decided: March 2, 1988.
MERCY CATHOLIC MEDICAL CENTER, PETITIONER
WORKMEN'S COMPENSATION APPEAL BOARD (FRY), RESPONDENTS
Appeal from the Order of the Workmen's Compensation Appeal Board, in the case of Anita Louise Fry v. Mercy Catholic Medical Center, No. A-91119.
Samuel H. Pond, for petitioner.
James C. O'Connor, Barnard and Gannon, for respondent.
Judges Doyle, Palladino, and Senior Judge Kalish, sitting as a panel of three. Opinion by Judge Palladino. Senior Judge Kalish dissents.
[ 114 Pa. Commw. Page 219]
Mercy Catholic Medical Center (Petitioner) appeals an order of the Workmen's Compensation Appeal Board (Board) which affirmed a referee's award of benefits to Anita Louise Fry (Claimant). We affirm.
[ 114 Pa. Commw. Page 220]
Claimant was employed by Petitioner as a physical therapist assistant. On November 1, 1979, Claimant fell and suffered a back injury during the course of her employment. Petitioner paid workmen's compensation benefits to Claimant until October 15, 1981.*fn1 In October of 1981, Claimant moved to Florida where she obtained employment as a secretary. In February of 1983, Claimant was hospitalized because of neck and head pain. On May 11, 1983, Claimant filed a petition to reinstate benefits and alleged that as of February 21, 1983, she became totally disabled again as a result of the injury suffered during her employment with Petitioner.
Petitioner contested the petition to reinstate benefits. After hearings and depositions, the referee entered an order reinstating benefits as of February 23, 1983. In addition, the referee found that Petitioner did not establish facts sufficient to prove a reasonable basis for contest and awarded counsel fees to Claimant. On October 21, 1986, after reviewing the decision of the referee, the Board affirmed.
On appeal, Petitioner presents only one issue for our review. Petitioner argues that the referee erred in awarding counsel fees to Claimant and asserts that there was a reasonable basis for contesting the reinstatement of benefits. Petitioner contends that it presented medical evidence to establish that Claimant was not totally disabled, but could perform some work.*fn2 Claimant now requests reasonable counsel fees and delay damages at the rate of six (6%) percent per annum in addition to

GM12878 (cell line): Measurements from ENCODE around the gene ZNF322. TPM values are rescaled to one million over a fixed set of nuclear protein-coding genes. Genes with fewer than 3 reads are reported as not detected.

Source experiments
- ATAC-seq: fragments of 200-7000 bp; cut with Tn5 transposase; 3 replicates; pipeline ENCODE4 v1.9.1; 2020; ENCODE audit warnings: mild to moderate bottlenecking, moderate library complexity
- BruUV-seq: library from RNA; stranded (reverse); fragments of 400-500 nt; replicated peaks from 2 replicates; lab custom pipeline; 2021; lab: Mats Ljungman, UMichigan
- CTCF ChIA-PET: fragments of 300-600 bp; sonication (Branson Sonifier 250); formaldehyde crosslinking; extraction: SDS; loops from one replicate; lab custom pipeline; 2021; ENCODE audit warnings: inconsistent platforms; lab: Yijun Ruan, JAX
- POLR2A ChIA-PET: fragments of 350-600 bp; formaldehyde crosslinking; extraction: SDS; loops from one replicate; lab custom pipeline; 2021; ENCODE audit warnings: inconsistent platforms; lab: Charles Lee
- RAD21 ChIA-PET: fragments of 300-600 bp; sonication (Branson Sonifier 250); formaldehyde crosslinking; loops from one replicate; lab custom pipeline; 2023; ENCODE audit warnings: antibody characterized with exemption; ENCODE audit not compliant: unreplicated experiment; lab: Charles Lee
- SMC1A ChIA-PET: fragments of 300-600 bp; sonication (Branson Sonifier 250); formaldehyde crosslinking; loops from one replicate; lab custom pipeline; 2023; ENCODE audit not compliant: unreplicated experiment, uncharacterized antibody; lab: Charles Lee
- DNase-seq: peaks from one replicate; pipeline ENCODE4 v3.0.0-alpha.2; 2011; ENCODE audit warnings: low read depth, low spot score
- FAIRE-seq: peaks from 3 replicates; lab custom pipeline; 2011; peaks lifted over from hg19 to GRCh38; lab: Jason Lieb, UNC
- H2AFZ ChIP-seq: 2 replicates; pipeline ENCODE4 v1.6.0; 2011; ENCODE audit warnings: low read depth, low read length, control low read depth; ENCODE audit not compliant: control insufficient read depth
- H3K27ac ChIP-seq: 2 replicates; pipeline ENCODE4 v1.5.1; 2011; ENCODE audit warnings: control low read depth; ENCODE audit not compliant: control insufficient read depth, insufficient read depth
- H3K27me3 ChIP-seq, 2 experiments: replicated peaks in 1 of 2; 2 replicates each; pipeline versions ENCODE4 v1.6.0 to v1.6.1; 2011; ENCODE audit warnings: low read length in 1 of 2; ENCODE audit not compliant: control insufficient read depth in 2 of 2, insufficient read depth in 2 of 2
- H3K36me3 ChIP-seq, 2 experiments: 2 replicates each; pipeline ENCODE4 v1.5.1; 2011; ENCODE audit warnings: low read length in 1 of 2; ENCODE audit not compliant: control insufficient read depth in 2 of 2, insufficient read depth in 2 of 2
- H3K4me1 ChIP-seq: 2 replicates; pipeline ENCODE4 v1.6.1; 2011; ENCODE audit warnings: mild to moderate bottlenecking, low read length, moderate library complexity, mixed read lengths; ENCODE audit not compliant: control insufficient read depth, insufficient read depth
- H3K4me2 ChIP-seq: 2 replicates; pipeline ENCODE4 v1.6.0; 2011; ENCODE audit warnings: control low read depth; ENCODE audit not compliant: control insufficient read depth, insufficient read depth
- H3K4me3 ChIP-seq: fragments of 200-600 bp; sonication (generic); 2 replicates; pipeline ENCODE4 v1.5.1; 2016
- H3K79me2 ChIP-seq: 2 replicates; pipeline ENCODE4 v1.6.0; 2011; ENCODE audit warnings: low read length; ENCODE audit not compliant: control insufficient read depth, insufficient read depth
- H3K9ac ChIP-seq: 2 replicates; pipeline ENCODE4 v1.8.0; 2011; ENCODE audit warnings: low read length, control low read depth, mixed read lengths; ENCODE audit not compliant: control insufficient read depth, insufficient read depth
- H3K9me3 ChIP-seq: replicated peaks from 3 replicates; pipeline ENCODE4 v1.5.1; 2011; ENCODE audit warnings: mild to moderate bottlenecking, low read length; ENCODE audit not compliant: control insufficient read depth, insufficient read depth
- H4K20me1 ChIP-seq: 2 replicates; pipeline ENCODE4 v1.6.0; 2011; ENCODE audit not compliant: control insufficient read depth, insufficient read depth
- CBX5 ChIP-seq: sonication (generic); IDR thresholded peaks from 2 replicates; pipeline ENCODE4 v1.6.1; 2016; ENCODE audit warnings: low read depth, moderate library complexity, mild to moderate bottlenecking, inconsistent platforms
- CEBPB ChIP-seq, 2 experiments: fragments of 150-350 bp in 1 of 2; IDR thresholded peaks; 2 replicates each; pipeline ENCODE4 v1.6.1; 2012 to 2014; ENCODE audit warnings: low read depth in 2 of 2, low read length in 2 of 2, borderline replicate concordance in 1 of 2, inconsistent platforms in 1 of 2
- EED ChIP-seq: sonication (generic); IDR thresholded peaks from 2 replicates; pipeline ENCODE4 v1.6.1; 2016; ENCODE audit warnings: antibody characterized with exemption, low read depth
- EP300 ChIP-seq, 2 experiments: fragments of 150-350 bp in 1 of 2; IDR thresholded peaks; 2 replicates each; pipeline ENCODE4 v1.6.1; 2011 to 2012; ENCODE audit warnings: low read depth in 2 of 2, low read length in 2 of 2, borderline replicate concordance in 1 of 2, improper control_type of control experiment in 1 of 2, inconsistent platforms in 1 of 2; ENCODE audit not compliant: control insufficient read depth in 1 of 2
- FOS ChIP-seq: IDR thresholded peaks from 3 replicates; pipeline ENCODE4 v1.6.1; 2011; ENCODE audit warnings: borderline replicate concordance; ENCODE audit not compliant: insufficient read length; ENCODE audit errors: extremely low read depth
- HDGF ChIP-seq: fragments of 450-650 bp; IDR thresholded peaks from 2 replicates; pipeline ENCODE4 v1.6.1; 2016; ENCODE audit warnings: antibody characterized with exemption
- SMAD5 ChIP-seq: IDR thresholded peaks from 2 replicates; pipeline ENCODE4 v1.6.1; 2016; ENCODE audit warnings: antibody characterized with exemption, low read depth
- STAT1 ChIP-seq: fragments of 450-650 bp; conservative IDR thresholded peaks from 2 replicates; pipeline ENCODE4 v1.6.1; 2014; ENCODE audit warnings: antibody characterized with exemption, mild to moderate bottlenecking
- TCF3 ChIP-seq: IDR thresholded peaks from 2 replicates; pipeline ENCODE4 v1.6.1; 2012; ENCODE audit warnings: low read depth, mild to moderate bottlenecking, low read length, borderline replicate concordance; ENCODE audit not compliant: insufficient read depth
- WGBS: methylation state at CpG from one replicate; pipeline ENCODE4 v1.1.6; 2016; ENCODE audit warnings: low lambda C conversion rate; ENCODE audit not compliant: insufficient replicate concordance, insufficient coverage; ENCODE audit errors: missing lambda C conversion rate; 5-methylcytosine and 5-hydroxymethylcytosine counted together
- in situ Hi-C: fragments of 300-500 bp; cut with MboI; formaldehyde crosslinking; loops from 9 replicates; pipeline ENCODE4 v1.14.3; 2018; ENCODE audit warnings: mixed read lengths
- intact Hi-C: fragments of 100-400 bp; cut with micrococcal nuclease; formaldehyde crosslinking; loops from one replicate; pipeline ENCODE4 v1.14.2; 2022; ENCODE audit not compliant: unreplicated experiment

[ 114 Pa. Commw. Page 221]
the counsel fees awarded as a result of the proceedings before the referee and Board.*fn3
Our scope of review is limited to a determination of whether constitutional rights were violated, an error of law was committed, or whether necessary findings of fact are supported by substantial evidence. Bailey v. Workmen's Compensation Appeal Board (Lawton Feed & Supply, Inc.), 105 Pa. Commonwealth Ct. 106, 523 A.2d 415 (1987). Where the Board takes no additional evidence, the ultimate fact-finder is the referee, whose factual determinations, when supported by substantial evidence, must be accepted. Sokol v. Workmen's Compensation Appeal Board (State Regional Correctional Facility), 91 Pa. Commonwealth Ct. 396, 497 A.2d 670 (1985).
Section 440 of The Pennsylvania Workmen's Compensation Act*fn4 (Act) provides that attorney's fees shall be awarded to a claimant, where a case is resolved in the claimant's favor, unless a reasonable basis for the contest is established by the employer. We note that whether a contest was reasonable is a conclusion of law subject to review by this court. Penczkowski v. Workmen's Compensation Appeal Board (Foster Wheeler Energy Corp.), 97 Pa. Commonwealth Ct. 419, 509 A.2d 964 (1986). Further, in determining the reasonableness of an employer's contest, we must inquire whether it was brought to resolve a genuinely disputed issue or merely for the purposes of harassment. Id. A referee's conclusion that a contest was not reasonable must be based upon facts as found by the referee and supported
[ 114 Pa. Commw. Page 222]
by record evidence. Webster v. Workmen's Compensation Appeal Board (234, Inc.), 92 Pa. Commonwealth Ct. 412, 499 A.2d 1117 (1985), allocatur denied, 514 Pa. 633, 522 A.2d 561 (1986).